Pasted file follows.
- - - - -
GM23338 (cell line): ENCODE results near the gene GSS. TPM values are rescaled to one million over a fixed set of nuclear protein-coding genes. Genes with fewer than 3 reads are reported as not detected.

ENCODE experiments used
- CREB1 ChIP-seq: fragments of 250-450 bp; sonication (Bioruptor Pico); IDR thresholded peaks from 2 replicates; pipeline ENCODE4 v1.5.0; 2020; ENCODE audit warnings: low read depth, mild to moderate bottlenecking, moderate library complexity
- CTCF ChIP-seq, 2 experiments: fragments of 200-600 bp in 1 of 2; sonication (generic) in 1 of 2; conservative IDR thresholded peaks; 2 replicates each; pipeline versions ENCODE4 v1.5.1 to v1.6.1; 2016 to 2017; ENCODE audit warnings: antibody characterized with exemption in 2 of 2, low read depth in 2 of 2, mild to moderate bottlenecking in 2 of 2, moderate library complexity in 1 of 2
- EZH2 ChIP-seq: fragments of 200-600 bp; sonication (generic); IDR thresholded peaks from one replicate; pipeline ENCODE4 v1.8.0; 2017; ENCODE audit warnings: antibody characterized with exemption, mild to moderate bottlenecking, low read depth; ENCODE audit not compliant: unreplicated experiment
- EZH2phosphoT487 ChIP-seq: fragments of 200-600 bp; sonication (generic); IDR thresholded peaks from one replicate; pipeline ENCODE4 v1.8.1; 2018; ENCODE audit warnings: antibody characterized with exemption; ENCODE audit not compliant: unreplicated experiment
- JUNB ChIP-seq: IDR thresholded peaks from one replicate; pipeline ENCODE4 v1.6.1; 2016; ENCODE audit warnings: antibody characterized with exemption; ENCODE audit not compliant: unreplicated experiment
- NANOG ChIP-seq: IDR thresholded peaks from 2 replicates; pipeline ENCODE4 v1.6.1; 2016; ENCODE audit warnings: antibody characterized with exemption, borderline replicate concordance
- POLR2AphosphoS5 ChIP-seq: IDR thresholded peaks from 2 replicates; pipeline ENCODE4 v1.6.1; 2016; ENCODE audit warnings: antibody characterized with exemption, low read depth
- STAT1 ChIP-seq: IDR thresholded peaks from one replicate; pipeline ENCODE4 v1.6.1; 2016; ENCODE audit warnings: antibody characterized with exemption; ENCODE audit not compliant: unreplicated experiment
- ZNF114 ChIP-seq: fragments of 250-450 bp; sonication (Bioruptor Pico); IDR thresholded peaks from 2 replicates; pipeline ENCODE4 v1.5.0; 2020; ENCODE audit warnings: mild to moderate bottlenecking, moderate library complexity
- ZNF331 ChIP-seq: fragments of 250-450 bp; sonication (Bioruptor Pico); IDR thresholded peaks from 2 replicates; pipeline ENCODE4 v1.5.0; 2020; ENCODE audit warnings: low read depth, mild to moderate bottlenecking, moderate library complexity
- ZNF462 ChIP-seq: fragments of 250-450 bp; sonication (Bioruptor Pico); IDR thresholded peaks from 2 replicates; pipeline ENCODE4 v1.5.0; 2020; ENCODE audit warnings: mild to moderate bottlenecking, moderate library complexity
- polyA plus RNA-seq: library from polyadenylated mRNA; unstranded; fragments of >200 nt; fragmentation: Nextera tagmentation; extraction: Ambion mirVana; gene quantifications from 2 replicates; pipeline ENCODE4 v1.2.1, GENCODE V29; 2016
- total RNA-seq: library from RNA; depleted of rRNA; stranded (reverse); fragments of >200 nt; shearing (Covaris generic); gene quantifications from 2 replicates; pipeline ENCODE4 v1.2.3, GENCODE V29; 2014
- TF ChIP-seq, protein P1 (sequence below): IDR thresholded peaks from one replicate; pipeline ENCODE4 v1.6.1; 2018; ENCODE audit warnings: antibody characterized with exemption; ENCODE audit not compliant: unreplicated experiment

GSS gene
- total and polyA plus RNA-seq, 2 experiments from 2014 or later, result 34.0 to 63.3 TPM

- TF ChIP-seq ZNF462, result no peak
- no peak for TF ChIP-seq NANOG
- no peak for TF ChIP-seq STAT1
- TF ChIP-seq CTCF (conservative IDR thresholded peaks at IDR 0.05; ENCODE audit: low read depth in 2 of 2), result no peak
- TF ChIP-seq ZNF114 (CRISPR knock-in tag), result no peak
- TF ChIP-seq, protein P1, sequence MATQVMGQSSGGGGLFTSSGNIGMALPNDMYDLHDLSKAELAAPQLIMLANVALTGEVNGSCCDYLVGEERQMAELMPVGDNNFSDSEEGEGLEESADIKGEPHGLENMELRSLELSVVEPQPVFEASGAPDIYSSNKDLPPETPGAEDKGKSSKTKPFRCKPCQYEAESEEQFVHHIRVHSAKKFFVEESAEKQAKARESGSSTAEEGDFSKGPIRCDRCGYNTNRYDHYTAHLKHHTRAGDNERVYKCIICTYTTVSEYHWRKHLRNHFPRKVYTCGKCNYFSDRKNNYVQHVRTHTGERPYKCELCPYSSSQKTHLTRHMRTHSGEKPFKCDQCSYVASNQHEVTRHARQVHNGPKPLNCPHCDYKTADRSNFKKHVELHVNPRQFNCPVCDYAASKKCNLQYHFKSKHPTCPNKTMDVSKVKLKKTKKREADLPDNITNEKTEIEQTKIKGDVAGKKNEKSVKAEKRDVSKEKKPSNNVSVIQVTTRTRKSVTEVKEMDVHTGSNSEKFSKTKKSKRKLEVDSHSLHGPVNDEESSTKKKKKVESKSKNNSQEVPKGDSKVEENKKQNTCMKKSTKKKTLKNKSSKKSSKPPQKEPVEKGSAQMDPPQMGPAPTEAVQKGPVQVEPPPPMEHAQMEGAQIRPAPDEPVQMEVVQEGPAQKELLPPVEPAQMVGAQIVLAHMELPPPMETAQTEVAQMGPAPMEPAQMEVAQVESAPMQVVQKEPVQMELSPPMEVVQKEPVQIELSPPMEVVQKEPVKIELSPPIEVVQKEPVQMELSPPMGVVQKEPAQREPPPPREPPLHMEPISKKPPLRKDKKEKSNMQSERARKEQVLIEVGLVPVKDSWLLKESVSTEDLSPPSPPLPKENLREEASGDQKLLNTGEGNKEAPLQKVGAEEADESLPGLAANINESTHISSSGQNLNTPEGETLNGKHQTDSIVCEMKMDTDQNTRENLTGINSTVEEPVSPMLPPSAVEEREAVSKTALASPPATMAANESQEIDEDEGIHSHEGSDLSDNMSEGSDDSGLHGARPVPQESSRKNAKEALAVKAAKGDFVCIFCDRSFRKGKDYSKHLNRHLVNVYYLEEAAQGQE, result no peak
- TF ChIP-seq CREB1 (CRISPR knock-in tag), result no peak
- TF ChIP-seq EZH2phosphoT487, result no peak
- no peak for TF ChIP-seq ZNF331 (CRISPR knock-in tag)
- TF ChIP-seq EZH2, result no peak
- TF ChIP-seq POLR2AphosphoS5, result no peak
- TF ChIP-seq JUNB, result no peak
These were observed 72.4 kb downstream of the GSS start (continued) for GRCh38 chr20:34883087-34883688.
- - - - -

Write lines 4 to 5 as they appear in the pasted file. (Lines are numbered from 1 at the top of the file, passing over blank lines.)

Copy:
- CTCF ChIP-seq, 2 experiments: fragments of 200-600 bp in 1 of 2; sonication (generic) in 1 of 2; conservative IDR thresholded peaks; 2 replicates each; pipeline versions ENCODE4 v1.5.1 to v1.6.1; 2016 to 2017; ENCODE audit warnings: antibody characterized with exemption in 2 of 2, low read depth in 2 of 2, mild to moderate bottlenecking in 2 of 2, moderate library complexity in 1 of 2
- EZH2 ChIP-seq: fragments of 200-600 bp; sonication (generic); IDR thresholded peaks from one replicate; pipeline ENCODE4 v1.8.0; 2017; ENCODE audit warnings: antibody characterized with exemption, mild to moderate bottlenecking, low read depth; ENCODE audit not compliant: unreplicated experiment